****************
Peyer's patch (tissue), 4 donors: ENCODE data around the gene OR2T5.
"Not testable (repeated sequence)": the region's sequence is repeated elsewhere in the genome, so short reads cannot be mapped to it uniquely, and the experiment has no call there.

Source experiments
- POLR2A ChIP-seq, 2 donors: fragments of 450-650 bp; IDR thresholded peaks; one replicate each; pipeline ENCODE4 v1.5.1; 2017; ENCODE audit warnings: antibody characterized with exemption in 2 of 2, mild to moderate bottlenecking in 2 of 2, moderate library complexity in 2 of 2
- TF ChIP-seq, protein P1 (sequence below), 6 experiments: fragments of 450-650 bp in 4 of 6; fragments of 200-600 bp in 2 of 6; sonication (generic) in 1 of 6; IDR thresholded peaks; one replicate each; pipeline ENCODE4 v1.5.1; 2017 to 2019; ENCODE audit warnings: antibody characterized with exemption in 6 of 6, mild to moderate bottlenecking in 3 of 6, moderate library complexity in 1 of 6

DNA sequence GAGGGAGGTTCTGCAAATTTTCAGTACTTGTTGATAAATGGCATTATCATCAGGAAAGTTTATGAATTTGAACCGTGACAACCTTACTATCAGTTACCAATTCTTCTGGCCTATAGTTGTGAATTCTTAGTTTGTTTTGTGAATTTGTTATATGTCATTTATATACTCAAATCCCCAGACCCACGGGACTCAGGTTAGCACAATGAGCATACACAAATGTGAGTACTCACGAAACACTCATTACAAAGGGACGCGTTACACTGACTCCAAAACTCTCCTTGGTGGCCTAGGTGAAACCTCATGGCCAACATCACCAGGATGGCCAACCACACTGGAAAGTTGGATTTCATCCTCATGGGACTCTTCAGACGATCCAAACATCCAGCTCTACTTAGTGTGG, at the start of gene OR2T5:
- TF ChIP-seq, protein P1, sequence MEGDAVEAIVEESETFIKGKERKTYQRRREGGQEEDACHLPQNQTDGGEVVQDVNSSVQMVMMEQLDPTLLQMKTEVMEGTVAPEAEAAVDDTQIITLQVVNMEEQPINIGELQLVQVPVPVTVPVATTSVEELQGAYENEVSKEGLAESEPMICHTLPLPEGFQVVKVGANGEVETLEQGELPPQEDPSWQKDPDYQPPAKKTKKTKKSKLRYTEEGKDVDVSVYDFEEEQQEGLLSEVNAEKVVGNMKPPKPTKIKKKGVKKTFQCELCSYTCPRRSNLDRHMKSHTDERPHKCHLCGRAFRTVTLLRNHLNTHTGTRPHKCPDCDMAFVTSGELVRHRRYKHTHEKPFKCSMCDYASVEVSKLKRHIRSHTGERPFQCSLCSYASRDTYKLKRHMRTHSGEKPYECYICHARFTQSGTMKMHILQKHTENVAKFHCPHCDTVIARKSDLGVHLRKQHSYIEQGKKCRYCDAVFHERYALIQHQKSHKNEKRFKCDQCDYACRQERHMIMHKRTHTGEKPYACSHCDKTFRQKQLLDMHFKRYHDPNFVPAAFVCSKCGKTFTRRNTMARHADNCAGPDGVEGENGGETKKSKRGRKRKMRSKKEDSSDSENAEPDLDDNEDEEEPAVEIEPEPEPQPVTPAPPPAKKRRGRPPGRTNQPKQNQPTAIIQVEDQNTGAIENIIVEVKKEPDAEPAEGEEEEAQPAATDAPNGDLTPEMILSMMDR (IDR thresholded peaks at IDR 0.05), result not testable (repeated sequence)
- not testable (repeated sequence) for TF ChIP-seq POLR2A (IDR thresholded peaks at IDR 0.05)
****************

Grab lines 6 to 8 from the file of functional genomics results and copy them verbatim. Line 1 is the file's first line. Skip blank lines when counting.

DNA sequence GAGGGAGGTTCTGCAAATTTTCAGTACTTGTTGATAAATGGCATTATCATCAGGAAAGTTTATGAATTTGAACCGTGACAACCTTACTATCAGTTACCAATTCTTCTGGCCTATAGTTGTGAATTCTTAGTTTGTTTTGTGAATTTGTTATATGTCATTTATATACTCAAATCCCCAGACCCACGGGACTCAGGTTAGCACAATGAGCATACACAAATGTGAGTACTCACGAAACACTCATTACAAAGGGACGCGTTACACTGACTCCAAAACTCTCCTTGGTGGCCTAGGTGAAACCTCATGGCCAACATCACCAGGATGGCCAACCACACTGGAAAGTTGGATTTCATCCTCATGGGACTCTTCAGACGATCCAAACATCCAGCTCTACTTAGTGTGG, at the start of gene OR2T5:
- TF ChIP-seq, protein P1, sequence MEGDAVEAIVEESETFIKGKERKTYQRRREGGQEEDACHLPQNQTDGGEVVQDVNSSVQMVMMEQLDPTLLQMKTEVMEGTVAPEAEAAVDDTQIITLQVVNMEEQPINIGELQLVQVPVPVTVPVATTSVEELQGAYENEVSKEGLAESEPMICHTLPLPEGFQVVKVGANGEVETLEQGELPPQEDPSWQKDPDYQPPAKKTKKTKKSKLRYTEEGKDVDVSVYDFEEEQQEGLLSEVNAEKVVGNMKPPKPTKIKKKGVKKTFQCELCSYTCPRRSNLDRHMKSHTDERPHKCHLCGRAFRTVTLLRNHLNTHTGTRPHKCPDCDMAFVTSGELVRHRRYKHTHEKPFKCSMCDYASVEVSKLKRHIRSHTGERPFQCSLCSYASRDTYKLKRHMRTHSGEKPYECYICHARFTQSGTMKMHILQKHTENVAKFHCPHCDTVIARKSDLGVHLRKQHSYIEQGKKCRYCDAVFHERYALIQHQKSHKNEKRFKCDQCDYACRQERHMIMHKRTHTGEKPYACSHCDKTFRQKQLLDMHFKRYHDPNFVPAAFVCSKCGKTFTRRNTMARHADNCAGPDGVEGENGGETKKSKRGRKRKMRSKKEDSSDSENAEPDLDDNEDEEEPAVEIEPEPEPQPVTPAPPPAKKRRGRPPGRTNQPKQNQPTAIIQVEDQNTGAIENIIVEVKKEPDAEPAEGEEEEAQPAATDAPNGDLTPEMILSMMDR (IDR thresholded peaks at IDR 0.05), result not testable (repeated sequence)
- not testable (repeated sequence) for TF ChIP-seq POLR2A (IDR thresholded peaks at IDR 0.05)